It’s no secret that remotely scanning extraterrestrial environments requires quite a lot of state-of-the-art technology. Aside from the space travel tech, there is the problem of building the actual sensors that will be picking up light traces of water vapor, gases or temperature changes. Luckily however, NASA is looking to develop 3D printed sensors that are lighter and more compact than ever. The sensors will serve as the basis for a potentially revolutionary, nanomaterial-based detector platform.
Mahmooda Sultana is the lead technologist for the project, having won funding to advance this concept through a $2 million technology development award. Potentially, the system will be capable of sensing everything from minute concentrations of gases and vapor, atmospheric pressure and temperature. It will then transmit all this data, using a wireless antenna, back to NASA’s ground controllers.
What’s most impressive about the project is that it could do all this from a single, self-contained platform. It’s also a marvel that the platform could measure just two-by-three-inches in size. The potential for miniaturisation that printed sensors provide is a major boon to simplifying NASA’s extraterrestrial terrain scanning capabilities.
Currently, the team is busy measuring which set-up is best for the design. This reequires determining which combination of materials can best measure minute (down to parts-per-billion) concentrations of water, ammonia, methane and hydrogen.
Miniaturization & Space Exploration
The miniaturization of technologies is a crucial aspect of modern space travel. Compact and lighter equipment allows for the economisation of space and fuel costs. Thus, it’s been on NASA’s mind for a while and 3D printing is definitely playing a part in multiple ways. The team at NASA’s Goddard Space Flight Center are working with could simplify both the production and the packaging of these essential platforms.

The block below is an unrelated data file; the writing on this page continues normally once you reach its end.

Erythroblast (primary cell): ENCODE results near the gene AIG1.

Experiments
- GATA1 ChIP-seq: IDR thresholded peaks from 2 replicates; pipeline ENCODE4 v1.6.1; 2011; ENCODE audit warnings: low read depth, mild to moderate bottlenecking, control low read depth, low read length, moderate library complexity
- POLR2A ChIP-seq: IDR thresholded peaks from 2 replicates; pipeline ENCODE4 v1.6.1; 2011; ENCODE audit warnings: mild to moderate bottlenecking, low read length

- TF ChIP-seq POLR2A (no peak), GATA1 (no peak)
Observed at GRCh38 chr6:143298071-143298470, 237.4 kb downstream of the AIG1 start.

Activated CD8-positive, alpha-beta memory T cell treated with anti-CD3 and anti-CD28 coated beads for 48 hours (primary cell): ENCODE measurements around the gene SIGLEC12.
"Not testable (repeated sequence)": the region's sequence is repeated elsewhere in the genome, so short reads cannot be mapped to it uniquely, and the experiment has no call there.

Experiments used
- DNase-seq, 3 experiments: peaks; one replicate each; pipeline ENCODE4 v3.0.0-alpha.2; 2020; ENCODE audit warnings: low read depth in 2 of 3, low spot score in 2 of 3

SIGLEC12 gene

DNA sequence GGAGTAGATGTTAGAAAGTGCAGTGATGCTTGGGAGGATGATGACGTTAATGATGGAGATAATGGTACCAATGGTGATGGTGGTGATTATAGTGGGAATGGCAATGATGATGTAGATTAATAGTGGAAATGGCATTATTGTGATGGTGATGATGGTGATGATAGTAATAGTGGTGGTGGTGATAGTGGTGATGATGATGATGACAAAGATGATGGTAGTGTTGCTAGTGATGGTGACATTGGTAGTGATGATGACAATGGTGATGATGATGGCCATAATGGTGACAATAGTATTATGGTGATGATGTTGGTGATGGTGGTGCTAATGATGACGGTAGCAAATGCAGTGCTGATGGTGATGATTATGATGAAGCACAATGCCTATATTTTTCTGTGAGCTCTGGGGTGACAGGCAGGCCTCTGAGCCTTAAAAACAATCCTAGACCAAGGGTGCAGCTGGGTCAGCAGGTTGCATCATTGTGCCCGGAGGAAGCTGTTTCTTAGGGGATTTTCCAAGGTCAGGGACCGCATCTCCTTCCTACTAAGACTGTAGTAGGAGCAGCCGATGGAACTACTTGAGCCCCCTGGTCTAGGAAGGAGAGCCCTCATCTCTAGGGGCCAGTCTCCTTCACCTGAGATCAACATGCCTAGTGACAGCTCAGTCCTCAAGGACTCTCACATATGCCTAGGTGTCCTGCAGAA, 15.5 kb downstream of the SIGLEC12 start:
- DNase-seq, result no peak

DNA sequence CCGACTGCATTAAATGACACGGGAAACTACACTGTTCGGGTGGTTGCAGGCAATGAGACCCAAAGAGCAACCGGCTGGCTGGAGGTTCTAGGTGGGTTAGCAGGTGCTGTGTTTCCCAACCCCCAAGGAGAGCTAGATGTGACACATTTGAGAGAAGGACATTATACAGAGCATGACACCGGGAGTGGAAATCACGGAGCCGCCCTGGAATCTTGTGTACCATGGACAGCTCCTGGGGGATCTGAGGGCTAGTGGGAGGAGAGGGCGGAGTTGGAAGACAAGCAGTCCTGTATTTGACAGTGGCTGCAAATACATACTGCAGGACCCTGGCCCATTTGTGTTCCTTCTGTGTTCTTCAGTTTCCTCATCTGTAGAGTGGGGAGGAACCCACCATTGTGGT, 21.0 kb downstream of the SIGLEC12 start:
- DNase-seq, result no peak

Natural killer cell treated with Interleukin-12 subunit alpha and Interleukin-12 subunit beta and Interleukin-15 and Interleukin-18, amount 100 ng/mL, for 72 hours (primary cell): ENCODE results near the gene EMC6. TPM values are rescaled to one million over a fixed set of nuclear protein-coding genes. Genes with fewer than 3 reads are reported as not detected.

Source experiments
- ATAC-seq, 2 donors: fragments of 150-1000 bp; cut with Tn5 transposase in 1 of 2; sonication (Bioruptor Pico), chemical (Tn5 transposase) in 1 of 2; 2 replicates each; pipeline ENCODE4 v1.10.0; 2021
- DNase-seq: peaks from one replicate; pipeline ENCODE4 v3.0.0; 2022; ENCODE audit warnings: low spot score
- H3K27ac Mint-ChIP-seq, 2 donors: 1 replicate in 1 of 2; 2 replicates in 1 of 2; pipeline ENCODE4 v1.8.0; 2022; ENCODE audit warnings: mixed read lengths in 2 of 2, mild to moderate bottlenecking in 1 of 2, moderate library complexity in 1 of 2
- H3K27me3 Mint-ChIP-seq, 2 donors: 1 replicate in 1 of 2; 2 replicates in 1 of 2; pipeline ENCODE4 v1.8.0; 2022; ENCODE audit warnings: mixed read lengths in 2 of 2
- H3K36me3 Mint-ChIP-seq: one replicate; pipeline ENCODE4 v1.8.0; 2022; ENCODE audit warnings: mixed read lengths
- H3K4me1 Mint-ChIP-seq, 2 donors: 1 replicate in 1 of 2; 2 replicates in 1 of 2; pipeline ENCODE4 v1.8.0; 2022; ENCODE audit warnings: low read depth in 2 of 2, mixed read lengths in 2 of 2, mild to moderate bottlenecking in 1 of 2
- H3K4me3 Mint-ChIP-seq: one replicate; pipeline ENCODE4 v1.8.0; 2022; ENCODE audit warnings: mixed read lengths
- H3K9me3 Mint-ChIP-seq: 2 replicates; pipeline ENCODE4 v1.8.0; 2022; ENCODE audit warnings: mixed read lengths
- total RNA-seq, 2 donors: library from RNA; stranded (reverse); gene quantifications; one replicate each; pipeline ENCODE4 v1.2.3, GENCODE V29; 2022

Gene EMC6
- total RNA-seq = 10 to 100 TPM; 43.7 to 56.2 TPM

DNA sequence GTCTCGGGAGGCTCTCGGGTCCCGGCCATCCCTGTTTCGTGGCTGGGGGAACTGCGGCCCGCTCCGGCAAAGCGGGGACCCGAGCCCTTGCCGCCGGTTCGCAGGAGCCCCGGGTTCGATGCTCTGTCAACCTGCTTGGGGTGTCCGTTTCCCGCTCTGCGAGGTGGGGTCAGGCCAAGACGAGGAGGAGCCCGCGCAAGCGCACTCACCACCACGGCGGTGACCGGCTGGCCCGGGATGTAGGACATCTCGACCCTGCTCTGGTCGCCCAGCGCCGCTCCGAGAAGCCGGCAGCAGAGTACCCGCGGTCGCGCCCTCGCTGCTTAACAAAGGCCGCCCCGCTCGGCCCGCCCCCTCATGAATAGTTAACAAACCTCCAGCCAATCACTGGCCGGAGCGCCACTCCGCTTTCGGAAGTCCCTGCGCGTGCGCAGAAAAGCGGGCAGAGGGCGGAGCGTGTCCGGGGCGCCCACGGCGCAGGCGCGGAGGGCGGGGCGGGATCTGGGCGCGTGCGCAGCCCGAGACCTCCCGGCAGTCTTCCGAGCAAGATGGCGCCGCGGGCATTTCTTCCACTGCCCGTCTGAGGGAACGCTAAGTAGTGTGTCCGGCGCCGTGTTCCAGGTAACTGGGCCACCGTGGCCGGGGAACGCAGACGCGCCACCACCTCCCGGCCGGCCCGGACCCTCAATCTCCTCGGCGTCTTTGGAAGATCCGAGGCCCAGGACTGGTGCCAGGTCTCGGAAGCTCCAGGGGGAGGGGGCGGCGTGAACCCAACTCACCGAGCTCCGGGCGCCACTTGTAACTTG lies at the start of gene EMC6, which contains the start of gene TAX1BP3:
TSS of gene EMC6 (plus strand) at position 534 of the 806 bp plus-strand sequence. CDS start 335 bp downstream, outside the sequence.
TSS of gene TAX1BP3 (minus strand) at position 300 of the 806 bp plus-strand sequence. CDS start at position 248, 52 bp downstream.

The project is looking into nanomaterials, like carbon nanotubes, graphene, etc. as the basis. Another unique aspect of the proposed method is that it will print all the necessary sensors on the same substrate using a single process. They are even looking int printing a part of the wireless communication circuitry needed for the platform and the printed sensors to relay the data to ground controllers.
Nanomaterials, such as carbon nanotubes, graphene, molybdenum disulfide and others, possess useful physical properties. They display high sensitivity and can remain stable in extreme conditions, thus they are ideal candidates. As one would imagine, they are also lightweight, resistant against radiation and require less power.
Once finalised, Northeastern University will use their Nanoscale Offset Printing System to apply the nanomaterials. Sultana’s group, meanwhile, will functionalize individual sensors by depositing additional layers of nanoparticles, enhancing their sensitivity. They will also integrate the sensors with readout electronics and package the entire platform.
Featured image courtesy of NASA.